I was a subway commuter from my suburban home to downtown Baltimore for over 5 years. During that span I was assaulted twice by groups of teenagers. I got the better of them on the first time and they got the better of me on the second. Both times I was a little rattled, quite angry, but not really scared. I never considered driving because of the price of parking.
After leaving that position I moved to a small town in a rural part of Western Maryland. I joined a book club at the local library where group members would read the same book and then get together in a small meeting room at the library to discuss it. This, of all places, is where I got really scared by a little 70’ish year old lady in sneakers.
There, 20 or so of us gathered in ceramic chairs formed into a circle facing a drawing board where the group leader could capture important points and recurring themes. I realized, as the room filled, that I, at 57 years, would be the youngest in the group. The chair to my left was claimed by the old lady I mentioned before. We smiled, said hello, and waited for the group to start. Everyone in the room appeared pleasant and gentle. There was a palpable sense of stability and good will.
The book we were discussing was Mathew Desmond’s Evicted: Poverty and Profit in the American City. Desmond, a Harvard Sociologist, actually moved to the poverty-stricken north side of Milwaukee for his research. Instead of arguing for a particular point, Desmond simply reveals the real life struggles of individuals and families focusing on tenant/landlord issues, especially as they relate to eviction. Many of those followed were struggling to pay $500 to $600 rent out of their $650 to $750 monthly incomes.
He did a good job of articulating how bad choices led to bad results but also revealed the incredible burden many suffer as they are always a step or two away from eviction. In the midst of this suffering he revealed the wealth of many landlords who routinely forgo essential maintenance as a trade off against those who may be slightly behind in payments.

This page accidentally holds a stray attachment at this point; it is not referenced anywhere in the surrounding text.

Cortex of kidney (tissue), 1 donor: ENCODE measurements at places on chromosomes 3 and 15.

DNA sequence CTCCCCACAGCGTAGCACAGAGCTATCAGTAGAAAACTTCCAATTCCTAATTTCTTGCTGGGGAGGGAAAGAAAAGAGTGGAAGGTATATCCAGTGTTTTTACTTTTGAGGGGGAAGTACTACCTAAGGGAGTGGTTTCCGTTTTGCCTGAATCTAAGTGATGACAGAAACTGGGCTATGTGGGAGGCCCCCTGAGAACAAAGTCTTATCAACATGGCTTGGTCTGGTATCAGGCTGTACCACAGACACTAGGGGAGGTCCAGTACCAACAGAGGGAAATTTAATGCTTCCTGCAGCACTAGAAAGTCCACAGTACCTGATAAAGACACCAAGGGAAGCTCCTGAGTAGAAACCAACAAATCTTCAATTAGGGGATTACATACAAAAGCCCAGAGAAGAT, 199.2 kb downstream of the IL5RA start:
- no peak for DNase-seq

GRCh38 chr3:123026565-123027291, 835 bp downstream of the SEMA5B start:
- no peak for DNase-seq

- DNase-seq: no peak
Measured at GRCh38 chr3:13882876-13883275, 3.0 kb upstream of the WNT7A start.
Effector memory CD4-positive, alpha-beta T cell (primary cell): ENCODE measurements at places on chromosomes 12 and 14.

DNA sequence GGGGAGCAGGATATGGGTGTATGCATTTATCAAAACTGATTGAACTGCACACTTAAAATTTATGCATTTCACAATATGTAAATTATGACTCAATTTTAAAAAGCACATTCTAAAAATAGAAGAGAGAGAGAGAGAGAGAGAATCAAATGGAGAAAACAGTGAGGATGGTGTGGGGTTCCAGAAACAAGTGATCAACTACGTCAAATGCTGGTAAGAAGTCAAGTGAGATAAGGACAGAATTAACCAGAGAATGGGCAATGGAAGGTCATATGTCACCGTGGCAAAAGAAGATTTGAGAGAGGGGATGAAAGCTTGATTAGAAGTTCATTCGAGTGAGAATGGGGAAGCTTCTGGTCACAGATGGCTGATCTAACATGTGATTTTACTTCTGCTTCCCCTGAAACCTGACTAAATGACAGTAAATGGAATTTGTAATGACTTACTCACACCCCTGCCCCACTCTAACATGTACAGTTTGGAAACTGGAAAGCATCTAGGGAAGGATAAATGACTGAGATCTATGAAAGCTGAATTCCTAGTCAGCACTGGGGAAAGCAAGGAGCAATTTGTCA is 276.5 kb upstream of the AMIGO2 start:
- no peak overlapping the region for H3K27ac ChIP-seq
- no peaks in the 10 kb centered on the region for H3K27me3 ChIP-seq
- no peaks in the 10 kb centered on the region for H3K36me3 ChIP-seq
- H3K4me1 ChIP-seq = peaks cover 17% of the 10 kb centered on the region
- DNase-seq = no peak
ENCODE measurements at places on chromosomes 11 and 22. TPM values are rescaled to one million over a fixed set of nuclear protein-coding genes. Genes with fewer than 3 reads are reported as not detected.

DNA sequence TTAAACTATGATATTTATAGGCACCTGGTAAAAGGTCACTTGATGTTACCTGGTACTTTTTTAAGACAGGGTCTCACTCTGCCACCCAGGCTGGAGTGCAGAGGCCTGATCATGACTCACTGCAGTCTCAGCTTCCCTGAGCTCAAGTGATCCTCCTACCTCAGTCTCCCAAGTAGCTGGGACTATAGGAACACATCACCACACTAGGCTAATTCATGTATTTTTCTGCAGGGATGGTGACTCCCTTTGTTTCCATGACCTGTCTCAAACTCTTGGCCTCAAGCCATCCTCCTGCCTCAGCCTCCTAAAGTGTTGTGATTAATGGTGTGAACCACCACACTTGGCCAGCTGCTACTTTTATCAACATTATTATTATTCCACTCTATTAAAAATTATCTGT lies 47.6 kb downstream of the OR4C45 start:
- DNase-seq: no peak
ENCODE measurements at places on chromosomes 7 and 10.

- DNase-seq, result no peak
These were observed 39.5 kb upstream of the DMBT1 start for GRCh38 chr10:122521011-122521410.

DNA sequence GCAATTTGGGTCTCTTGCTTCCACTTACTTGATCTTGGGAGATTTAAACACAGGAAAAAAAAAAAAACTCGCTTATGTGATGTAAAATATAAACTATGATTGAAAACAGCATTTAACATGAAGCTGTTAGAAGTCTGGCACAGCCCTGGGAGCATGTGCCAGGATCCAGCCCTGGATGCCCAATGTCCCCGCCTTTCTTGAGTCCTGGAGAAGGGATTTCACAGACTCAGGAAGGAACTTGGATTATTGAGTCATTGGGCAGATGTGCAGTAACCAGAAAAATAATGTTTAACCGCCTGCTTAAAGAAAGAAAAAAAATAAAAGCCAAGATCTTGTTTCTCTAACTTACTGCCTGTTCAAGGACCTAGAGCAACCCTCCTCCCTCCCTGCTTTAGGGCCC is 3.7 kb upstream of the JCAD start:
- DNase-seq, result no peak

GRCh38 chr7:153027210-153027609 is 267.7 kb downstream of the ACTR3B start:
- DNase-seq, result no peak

During the discussion there was a general consensus the poor were certainly in a pickle and that something should be done. I mostly kept quiet but gently introduced the idea that some of this was simply a result of making bad choices – like using crack instead of starting a savings account. Towards the end of the discussion the woman next to me spoke. She basically said that this was all quite simple; Federal housing assistance simply must be dramatically raised. I responded that our nation is beyond broke, that we are $22 trillion in debt not counting $60-80 trillion of unfunded liabilities. I said that we are currently at the point that if borrowing rates rise too much we will be unable to service even the interest on our debt.
Her response was what scared me. She said “well, I’m sure that they won’t let THAT happen”. She had an honest, child-like belief that our overseers in D.C. were fully trustworthy to prevent anything really bad from ever happening. It dawned in horror on me that she was unaware of so many financial truths, of financial history and the dire seriousness of our country’s debt addiction. It was truly a “well if they have no bread, let them eat cake” moment. All I could do was to look at her in disbelief but how could I convey to her that we simply don’t have any extra spending capacity? I applauded her compassion; how could I not. As I drove home I realized that she had really scared me though. The fear came from 3 factors. First, she honestly completely believed in the benevolence, foresight and protective nature of the folks inside the beltway. Second she probably represents nearly half of the nation. Third she was packing a voter registration card and knew how to use it.